- Poster presentation
- Open Access
Deciphering the axonal transport kinetics of neurofilaments using the fluorescence photo-activation pulse-escape method
© Li et al; licensee BioMed Central Ltd. 2014
- Published: 21 July 2014
- Dorsal Root Ganglion
- Axonal Transport
- Fluorescence Decay
- Molecular Motor
- Superior Cervical Ganglion
Neurofilaments, one of cytoskeletal filaments determining the axonal calibers, are transported by molecular motors along microtubule tracks in a stochastic manner named ‘stop and go’[1, 2, 4, 7], which is called the slow axonal transport. Experiments using photo-bleached live-cell imaging observed that the slow axonal transport of NFs is characterized by a rapidly intermittent, bidirectional movement [1, 3]. The overall process of brief moving interspersed by short or long term pausing can be modeled by a well-tested mathematical model [5, 6], where NFs could stay on-track running, on-track pausing and off-track pausing for both anterograde and retrograde directions. The shortage of photo-bleached live-cell imaging is that it under-estimates the population of NFs which stay in the long-term pausing state. Fluorescence photo-activation pulse-escape method is designed to observe the long-term decay of the total population of NFs, which can provide accurate information about the time that NFs stay off-track. We developed a systematical method based on the model  and analyzed the pulse-escape experimental data in Superior Cervical Ganglion (SCG) and Dorsal Root Ganglion (DRG) neurons. The fluorescence decay of the photo-activated neurofilaments can be fit by a double exponential function, where we can extract the short-time initial decaying rate and long-term decaying rate; simultaneously, those two rates can be obtained by solving the partial differential equation which describes the stochastic movement of NFs. By using those two conditions we constrain our parameter space such that we can find a unique set of transition rates that describe the kinetics of NFs. Therefore, all the other dynamic characterization such as the average velocity of NFs, average on-track running and pausing, off-track pausing time, percentage of population of NFs at each state can all be predicted.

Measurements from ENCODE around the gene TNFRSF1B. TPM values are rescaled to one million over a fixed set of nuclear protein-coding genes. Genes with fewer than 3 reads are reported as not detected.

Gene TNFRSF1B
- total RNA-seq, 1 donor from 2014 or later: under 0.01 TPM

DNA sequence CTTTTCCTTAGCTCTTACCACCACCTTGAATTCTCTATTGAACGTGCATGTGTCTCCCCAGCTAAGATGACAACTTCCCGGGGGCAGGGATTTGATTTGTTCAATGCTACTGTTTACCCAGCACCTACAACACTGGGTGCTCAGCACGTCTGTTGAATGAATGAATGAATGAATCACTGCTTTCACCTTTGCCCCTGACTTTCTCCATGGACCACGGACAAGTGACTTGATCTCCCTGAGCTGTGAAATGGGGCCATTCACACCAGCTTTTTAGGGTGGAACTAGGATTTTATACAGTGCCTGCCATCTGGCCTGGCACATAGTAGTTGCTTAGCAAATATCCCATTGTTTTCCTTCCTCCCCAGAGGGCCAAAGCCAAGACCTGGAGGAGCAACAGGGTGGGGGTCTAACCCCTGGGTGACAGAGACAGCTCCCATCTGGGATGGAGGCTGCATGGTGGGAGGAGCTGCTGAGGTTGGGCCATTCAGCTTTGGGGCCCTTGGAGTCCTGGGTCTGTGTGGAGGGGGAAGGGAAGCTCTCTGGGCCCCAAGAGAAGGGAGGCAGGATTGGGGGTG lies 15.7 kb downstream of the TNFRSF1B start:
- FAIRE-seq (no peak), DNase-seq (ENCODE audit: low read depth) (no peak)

An important advantage of our new analytical approach is that it can permit the characterization of neruofilament transport in mature axons for which single-neurofilament tracking is optically challenging due to the thickness or abundance of neurofilaments. This combined experimental and computational approach is a powerful tool for the analysis of the moving and pausing behavior of neurofilaments in axon.
This project was funded by collaborative NSF grants to Anthony Brown and Peter Jung and by a grant of the China Scholarship Council to Yinyun Li.
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